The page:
by Ven. Weagoda Sarada Maha Thero | 1993 | 341,201 words | ISBN-10: 9810049382 | ISBN-13: 9789810049386
This page describes The Story of a Young Monk which is verse 167 of the English translation of the Dhammapada which forms a part of the Sutta Pitaka of the Buddhist canon of literature. Presenting the fundamental basics of the Buddhist way of life, the Dhammapada is a collection of 423 stanzas. This verse 167 is part of the Loka Vagga (World) and the moral of the story is “No Depraved Vision, No Heedlessness, And No Low Pursuits For Worldly Gains”.
Verse 167 - The Story of a Young Monk
Pali text, illustration and English translation of Dhammapada verse 167:
hīnaṃ dhammaṃ na seveyya pamādena na saṃvase |
micchādiṭṭhiṃ na seveyya na siyā lokavaddhano || 167 ||
167. Do not follow base desires, nor live with heedlessness, do not follow wrong beliefs to grow in worldly ways.
No depraved vision, no heedlessness, and no low pursuits for worldly gains.
The Story of a Young Monk
While residing at the Jetavana Monastery, the Buddha spoke this verse, with reference to a young monk.
Once, a young monk accompanied an older monk to the house of Visākhā. After taking rice gruel, the elder monk left for another place, leaving the young monk behind at the house of Visākhā. The granddaughter of Visākhā was filtering some water for the young monk, and when she saw her own reflection in the big water pot she smiled. Seeing her thus smiling, the young monk looked at her and he also smiled. When she saw the young monk looking at her and smiling at her, she lost her temper, and cried out angrily, “You, with a shaven head! Why are you smiling at me?” The young monk retorted, “You are a shaven head yourself: your mother and your father are also shaven heads!” Thus, they quarrelled, and the young girl went weeping to her grandmother. Visākhā came and said to the young monk, “Please do not get angry with my grand-daughter. But, a monk does have his hair shaved, his finger nails and toe nails cut, and putting on a robe which is made up of cut pieces, he goes on alms-round with a bowl. What this young girl said was quite right.” The young monk replied, “It is true, but why should she abuse me on that account?” At this point, the elder monk returned: but both Visākhā and the old monk failed to appease the young monk and the young girl who were quarrelling.
Soon after this, the Buddha arrived and learned about the quarrel. The Buddha knew that time was ripe for the young monk to attain sotāpatti fruition. Then, in order to make the young monk more responsive to his words, he seemingly sided with him and said to Visākhā, “Visākhā, what reason is there for your granddaughter to address my son as a shaven head just because he has his head shaven? After all, he had his head shaven to enter my order, didn’t he?” Hearing these words, the young monk went down on his knees, paid obeisance to the Buddha, and said, “Venerable! You alone understand me: neither my teacher nor the great donor of the monastery understands me.” The Buddha knew that the monk was then in a receptive mood and so he said, “To smile with sensual desire is not right and it is improper to have ignoble thoughts.” At the end of the discourse, the young monk attained sotāpatti fruition.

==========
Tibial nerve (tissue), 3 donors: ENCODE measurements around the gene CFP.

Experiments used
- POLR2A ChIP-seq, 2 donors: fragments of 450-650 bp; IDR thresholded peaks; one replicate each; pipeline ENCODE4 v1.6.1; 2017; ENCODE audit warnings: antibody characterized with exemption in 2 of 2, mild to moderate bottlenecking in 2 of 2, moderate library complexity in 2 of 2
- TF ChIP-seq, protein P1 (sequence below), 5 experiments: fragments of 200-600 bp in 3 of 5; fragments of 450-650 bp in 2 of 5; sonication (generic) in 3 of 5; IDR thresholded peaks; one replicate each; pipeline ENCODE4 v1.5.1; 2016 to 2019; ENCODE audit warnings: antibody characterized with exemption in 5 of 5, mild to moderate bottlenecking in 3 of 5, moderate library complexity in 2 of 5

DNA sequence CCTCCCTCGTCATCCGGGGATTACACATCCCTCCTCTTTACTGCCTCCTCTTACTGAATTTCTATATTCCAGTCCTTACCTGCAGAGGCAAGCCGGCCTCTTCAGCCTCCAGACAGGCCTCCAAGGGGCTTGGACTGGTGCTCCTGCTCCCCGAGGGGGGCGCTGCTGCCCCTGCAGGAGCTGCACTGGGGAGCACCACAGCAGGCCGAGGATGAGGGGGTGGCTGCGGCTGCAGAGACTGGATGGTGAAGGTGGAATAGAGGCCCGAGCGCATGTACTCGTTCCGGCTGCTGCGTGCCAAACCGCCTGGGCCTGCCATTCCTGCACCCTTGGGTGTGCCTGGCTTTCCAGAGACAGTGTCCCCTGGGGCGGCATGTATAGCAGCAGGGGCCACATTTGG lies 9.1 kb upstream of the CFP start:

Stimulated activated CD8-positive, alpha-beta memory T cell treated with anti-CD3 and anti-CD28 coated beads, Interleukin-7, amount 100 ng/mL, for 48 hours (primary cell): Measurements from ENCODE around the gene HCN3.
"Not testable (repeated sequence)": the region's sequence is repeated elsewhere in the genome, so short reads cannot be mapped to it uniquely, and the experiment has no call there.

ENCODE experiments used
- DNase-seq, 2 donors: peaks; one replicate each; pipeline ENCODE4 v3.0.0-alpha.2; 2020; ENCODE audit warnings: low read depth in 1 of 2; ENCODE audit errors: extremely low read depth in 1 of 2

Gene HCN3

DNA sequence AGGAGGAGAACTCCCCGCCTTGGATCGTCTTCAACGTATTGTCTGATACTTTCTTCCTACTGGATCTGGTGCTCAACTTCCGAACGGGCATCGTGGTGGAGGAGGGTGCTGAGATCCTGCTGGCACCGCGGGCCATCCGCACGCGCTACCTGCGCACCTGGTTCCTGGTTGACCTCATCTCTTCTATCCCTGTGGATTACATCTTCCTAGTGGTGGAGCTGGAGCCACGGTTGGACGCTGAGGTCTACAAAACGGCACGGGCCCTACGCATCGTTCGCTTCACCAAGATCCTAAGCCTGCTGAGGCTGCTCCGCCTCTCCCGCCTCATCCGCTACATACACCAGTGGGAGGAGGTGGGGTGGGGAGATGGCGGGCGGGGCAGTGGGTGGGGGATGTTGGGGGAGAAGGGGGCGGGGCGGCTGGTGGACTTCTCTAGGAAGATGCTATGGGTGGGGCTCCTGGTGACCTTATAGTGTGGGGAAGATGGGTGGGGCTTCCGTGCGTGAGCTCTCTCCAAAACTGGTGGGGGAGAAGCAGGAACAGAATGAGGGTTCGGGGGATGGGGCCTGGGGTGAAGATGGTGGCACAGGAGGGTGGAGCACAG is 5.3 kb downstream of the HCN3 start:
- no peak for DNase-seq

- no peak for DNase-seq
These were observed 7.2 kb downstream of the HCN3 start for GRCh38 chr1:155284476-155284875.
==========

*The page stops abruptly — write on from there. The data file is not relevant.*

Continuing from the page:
hīnaṃ dhammaṃ na seveyya pamādena na saṃvase
micchādiṭṭhiṃ na seveyya lokavaḍḍhano na siyā
hīnaṃ [hīna]: depraved; dhammaṃ [dhamma]: ways of life, traits; na seveyya: do not cultivate; pamādena: slothfully; na saṃvase: do not live your life; micchādiṭṭhiṃ [micchādiṭṭhi]: false views; na seveyya: do not turn to; lokavaḍḍhano [lokavaḍḍhana]: a cultivator of the world; na siyā: do not be
Stoop not to depraved ways, to practices that promote lower urges. Do not live slothfully. Do not associate yourself with those who hold false views.
Commentary and exegetical material (Verse 167)
micchādiṭṭhiṃ na seveyya: do not embrace false views. These are views that go against the Teaching of the Buddha–against Dhamma. Those who take to false views can be described as treading the false path–micchā-magga which is atthangika:
The eightfold wrong path, i.e.,
- wrong view (micchā-diṭṭhi)
- wrong thought (micchā-sankappa):
- wrong speech (micchā-vācā):
- wrong bodily action (micchā-kammanta):
- wrong livelihood (micchā-ājiva):
- wrong effort (micchā-vāyāma):
- wrong mindfulness (micchā-sati):
- wrong concentration (micchā-samādhi).
Just as the eight-fold right path (sammā-magga), so also here the eight links are included in the group of mental formations (sankhāra-kkhandha). The links 2, 6, 7 and 8 are inseparably bound up with every kammically-unwholesome state of consciousness. Often are also present 3, 4, or 5, sometimes link 1.
Special Note: Of those religious persons who held false views in the Buddha’s days, six are very well known.
Their names and the systems they professed are given below:
- Pūrana Kassapa–akiriya vāda (doctrine of inefficacy);
- Ajitha Kesakambala–uchcheda vāda (materialist doctrine of annihilationism);
- Pakuda Kaccāyana–akrunktatavāda (nihilism);
- Makkhali-Gosāla–daiva vāda (fatalism);
- Sanjaya Bellaṭṭhiputta Amarāvikkhepa vāde–anischita vāda (doctrine of rational scepticism);
- Niganthanāthaputta–chātuyāma saṃvara vāda (doctrine of Ahimsā).
Of these six teachers, information regarding four, i.e., Pūrana Kassapa, Ajitha Kesakaṃbala, Pakuda Kachchāyana and Sanjaya Bellaṭṭhiputta, is given in the Sāmaññaphala Sutta of the Dīghanikāyā. Information regarding the other two is given in both Jaina and Buddhist literature.
The teachings of these six teachers can be divided into two categories:
- Asthika Vāda (Belief in the existence of the soul and the next world):
- Nāsthika Vāda (Non-belief in a soul and the next world, and in the results of good and bad deeds).